A Sturgeon County businessman has received a provincial grant to help build a net-zero, water-saving, rock-and-rolling car wash.
Emissions Reduction Alberta (ERA) announced Sept. 1 that it had awarded Rock-N-Wash $277,700 to fund the company’s net-zero car wash in Strathcona County.
The ERA is distributing some $55 million in federal and provincial money through the Energy Savings for Business Program to help small businesses cut costs and reduce greenhouse-gas emissions, said chief operating officer Heather Stephens. Grants such as this one are meant to offset the often high up-front cost of new energy-saving technologies.
Rock-N-Wash is the work of Sturgeon County entrepreneur Sylvain Blouin, who opened the original Rock-N-Wash outlet in Edmonton in 2013. The 1950s-/1960s-themed outlet was the first publicly accessible business in Alberta that was legally allowed to use recycled water (greywater) in its operations.
Blouin said he sold that outlet in around 2017 to spend more time with his wife after she was diagnosed with breast cancer. Now, he is working on a new 37,000-square-foot facility near Millennium Place in Strathcona County — the first in what he hopes will become a national chain.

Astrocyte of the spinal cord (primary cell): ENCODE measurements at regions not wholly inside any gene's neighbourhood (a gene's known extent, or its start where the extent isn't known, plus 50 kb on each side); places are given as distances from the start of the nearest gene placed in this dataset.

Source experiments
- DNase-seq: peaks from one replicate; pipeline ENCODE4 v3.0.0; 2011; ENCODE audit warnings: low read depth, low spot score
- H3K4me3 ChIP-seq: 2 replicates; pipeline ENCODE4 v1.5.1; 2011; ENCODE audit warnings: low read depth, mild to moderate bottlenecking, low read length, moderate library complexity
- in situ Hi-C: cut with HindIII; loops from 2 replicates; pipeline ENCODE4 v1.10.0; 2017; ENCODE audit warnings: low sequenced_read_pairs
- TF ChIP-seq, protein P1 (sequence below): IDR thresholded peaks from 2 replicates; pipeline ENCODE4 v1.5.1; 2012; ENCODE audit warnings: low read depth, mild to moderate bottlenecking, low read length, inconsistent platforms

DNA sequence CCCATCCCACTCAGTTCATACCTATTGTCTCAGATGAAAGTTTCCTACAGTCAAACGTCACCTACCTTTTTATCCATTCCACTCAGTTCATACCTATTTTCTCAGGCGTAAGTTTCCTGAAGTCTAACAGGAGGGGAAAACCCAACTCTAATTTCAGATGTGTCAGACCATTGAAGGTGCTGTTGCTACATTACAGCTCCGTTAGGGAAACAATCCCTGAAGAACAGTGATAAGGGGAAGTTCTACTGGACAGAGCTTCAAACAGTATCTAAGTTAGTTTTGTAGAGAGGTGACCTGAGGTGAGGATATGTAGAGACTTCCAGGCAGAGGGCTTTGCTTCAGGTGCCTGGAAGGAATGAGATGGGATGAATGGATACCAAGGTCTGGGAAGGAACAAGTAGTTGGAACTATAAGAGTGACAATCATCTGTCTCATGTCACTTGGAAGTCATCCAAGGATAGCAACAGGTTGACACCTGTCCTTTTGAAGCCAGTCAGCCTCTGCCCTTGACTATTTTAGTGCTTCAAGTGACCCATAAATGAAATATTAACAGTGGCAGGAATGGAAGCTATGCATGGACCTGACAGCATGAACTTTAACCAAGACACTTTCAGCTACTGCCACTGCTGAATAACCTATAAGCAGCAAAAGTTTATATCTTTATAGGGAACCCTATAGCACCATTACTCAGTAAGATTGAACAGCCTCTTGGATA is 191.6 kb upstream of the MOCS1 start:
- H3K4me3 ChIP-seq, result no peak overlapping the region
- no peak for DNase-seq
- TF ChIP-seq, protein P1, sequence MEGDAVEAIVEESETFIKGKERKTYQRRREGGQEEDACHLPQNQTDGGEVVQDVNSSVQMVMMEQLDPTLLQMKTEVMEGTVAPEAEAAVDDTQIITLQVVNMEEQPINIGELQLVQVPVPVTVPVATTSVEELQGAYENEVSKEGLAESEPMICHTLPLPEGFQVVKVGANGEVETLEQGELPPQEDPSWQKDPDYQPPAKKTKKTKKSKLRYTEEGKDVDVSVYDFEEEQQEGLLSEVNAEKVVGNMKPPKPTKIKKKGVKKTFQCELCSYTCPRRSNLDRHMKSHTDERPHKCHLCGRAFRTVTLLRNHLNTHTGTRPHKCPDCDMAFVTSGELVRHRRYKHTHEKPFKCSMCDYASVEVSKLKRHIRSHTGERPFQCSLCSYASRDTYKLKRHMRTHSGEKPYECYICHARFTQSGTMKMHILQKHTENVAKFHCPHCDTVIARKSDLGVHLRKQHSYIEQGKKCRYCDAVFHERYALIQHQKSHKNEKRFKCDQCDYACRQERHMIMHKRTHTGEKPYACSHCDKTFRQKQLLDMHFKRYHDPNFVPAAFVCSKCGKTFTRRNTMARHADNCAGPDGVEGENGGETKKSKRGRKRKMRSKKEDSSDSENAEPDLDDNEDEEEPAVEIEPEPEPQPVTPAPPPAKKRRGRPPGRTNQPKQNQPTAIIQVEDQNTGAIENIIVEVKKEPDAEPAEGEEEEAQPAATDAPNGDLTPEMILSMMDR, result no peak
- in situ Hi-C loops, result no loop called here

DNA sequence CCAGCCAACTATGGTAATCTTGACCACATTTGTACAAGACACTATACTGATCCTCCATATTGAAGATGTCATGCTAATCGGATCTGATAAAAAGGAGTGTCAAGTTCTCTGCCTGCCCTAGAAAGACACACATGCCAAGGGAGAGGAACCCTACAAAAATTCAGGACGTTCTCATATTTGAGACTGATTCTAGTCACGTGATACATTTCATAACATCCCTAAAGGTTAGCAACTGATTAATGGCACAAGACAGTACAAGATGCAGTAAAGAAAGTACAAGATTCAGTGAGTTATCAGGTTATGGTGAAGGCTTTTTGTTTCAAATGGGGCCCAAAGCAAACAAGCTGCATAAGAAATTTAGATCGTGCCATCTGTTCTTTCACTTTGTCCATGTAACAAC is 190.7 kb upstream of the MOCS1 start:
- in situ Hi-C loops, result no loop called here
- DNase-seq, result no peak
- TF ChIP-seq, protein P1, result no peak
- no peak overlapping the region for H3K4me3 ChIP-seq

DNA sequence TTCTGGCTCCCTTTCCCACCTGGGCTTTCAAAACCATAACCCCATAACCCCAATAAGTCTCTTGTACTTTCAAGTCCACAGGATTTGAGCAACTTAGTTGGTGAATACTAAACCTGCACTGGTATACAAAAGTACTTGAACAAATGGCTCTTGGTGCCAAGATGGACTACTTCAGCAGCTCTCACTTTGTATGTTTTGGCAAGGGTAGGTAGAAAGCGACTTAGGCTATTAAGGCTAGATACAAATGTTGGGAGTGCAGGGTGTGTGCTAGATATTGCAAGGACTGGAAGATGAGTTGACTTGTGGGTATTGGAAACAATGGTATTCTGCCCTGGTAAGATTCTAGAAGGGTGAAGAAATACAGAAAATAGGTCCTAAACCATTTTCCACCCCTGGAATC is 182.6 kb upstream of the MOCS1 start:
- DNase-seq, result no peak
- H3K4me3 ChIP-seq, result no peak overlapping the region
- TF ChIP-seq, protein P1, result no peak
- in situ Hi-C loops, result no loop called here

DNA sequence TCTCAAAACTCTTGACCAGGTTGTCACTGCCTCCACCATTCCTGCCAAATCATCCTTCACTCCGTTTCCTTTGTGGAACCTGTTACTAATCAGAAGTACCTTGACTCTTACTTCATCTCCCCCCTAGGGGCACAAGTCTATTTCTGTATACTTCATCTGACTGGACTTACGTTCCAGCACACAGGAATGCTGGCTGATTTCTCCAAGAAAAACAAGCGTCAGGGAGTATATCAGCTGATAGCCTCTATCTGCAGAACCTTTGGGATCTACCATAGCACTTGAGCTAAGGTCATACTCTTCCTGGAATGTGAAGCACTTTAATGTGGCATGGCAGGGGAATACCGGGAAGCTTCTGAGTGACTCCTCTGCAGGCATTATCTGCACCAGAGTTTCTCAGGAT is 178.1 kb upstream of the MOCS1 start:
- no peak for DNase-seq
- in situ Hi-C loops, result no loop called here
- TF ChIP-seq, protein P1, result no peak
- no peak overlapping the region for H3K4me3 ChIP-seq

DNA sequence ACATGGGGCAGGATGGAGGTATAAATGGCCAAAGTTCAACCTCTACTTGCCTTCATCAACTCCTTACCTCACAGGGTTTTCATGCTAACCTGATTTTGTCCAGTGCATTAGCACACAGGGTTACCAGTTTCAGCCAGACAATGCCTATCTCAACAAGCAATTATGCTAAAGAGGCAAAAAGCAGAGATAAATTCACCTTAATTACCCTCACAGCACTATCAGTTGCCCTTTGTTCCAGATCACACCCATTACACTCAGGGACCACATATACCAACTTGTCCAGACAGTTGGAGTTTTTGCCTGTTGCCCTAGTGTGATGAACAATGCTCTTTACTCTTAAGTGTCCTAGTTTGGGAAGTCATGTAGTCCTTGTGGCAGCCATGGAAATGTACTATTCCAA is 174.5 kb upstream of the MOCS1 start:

“Power and water, the car wash industry is a guzzler for both of those utilities,” Blouin said.
Blouin said this new car wash will have about 894 solar modules on its roof which will produce enough power to make the facility net-zero in terms of electricity use. (ERA granted him $240,000 to support the panels.) It will also have a greywater system that should cut the facility’s water use by about 80 per cent.
“We’re reducing our month-to-month utility costs significantly,” Blouin said, which means higher profits.
Blouin said this latest grant will cover about half the cost of the facility’s garage doors, which are super-efficient models which move about 250-per-cent faster than conventional ones.
“We can go like 100 inches a second,” he said (roughly 2.5 metres per second), adding that he didn’t plan to have the doors move quite that fast.
The Strathcona location could see 90 cars drive through its doors an hour, resulting in 180 door cycles, Blouin said, when asked about the doors. Each door cycle would spit heat out of the building, wasting energy and money.
Blouin said these fast doors should reduce fogging due to cold air for his customers and keep more heat in the building, preventing some 235 tonnes of greenhouse-gas emissions and saving him about $47,300 a year.
“It’s the perfect fit for any kind of enterprise … that has a high volume of entrances and exits to their facility,” Blouin said of these doors, and they have significant environmental benefits.
Blouin said it feels great to be recognized by the province, adding that these grants could encourage more companies to recycle water and aim for net-zero.
“It sends a really positive message to the community at large,” he said of such efforts, and it means better prices for his customers.
Blouin said he hopes to start construction of the Strathcona Rock-N-Wash next spring.